Jeffrey Haddock is our favorite web designer. Sure, there are a lot of pretenders (haters gotta hate right?). You probably know a guy who used Squarespace to build a page. Well, we know a guy who dipped a Twinkie in coffee and called it tiramisu. Anyway, there’s pretenders, and then there’s Jeff. He’s the cat’s meow, the funky cheese, the top-shelf-gotta-see-it-to-believe-it dawg. Well, at least he is when it comes to web design.
We asked him to talk about design patterns that everyone uses but tend to get wrong. In other words, when it comes to web design, what would Jeff do?
Here are six web design elements you might be using improperly but, with a little Jeffrey-love, could turn right around.
1. Animated Icons
Simple use of animation on a website, whether it be icons, infographics, navigation, can be effective at quickly gaining attention or directing your visitors. Below is an example of how Google creates clean, subtle, sexy icon animations.
Source: Delightful Details
2. Repeating Backgrounds
Again, subtlety is what we’re going for. If you need to use a repeating background (which, quite possibly, you don’t), we recommend checking out subtlepatterns.com – a library of free, repeating patterns.
3. Fixed Nav
Simple, and always there for your convenience.* By fixed nav, we mean as you scroll down the webpage, your navigation doesn’t move, allowing you to always quickly access other pages. If your nav lacks a little spice of life, try fixing it up! (Get it??)
*Keep responsive design in mind.
The keyword in this blog post is going to be “subtlety.” Small doses of these 6 design elements can go a long way in a website design. Today, you’ll see a lot of “Ghost Buttons” on websites. These buttons rather than being a literal button, are created with nothing but a border outline around the text. You can see one here 🙂 thekestrel.co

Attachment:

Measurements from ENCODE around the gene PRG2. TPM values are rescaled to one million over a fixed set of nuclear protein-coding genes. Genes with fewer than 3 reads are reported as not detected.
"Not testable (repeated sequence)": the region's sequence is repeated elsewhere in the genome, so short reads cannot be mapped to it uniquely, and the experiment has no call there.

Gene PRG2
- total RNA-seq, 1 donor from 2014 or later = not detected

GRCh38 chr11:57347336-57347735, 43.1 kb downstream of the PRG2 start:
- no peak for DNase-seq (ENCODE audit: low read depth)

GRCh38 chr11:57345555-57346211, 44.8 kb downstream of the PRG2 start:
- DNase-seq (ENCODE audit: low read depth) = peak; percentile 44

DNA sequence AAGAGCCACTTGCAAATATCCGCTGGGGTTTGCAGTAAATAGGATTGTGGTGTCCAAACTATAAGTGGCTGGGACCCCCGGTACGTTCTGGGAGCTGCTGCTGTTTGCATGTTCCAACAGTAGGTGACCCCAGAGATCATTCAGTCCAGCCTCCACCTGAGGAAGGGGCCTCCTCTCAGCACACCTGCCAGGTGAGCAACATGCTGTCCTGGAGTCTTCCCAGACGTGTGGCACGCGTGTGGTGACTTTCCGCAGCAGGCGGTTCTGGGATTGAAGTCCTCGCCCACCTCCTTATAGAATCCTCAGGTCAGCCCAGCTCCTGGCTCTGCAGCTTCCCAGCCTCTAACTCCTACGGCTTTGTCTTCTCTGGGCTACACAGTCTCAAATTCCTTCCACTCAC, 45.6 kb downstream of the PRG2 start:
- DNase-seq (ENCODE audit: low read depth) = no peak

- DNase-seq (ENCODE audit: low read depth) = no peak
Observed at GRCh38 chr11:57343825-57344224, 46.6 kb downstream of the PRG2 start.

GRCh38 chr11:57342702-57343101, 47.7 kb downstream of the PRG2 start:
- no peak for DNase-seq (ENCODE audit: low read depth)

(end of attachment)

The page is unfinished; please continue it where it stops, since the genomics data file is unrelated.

5. Drop Shadows
No, not orange, teal, blue, yellow, and green drop shadows like your grandma used to use. We’re talking about subtle shadows that create a realistic sense of appropriate depth (when necessary.) Examples below include a clip from Google’s Material Design guide (highly recommend reading the whole guide if you’re into that kind of thing) and of course, Apple.
Google’s Material Design: www.google.com/design/spec/material-design/introduction.html
Saved the best for last. We all know the DOUBLE RAINBOW gradients that our friends used on their logo when they created their own business. But gradients with complimenting colors can set the tone of a website when done right. They can be used to capture particular emotions from your visitors.
Apple frequently uses them well (another beautiful example is a digital agency out of Morocco called Agadir). They use full screen gradually changing gradients as you progress through the site. They won a couple web design awards, so if that’s not a free pass to go (subtle) gradient crazy on your website then what are we even talking about?
Most of these improvements can be summed up in the maxim Jeff lives by – “Less is always more.” If you insist on having a go at designing your website, for the love of all things beautiful, please follow Jeff’s basic rules. Even better, give us a holler and let’s talk about getting your new website professionally designed and built by the team at the Kestrel Co. Unless you’re specifically wanting a Looney layout, you’ll be happy you did.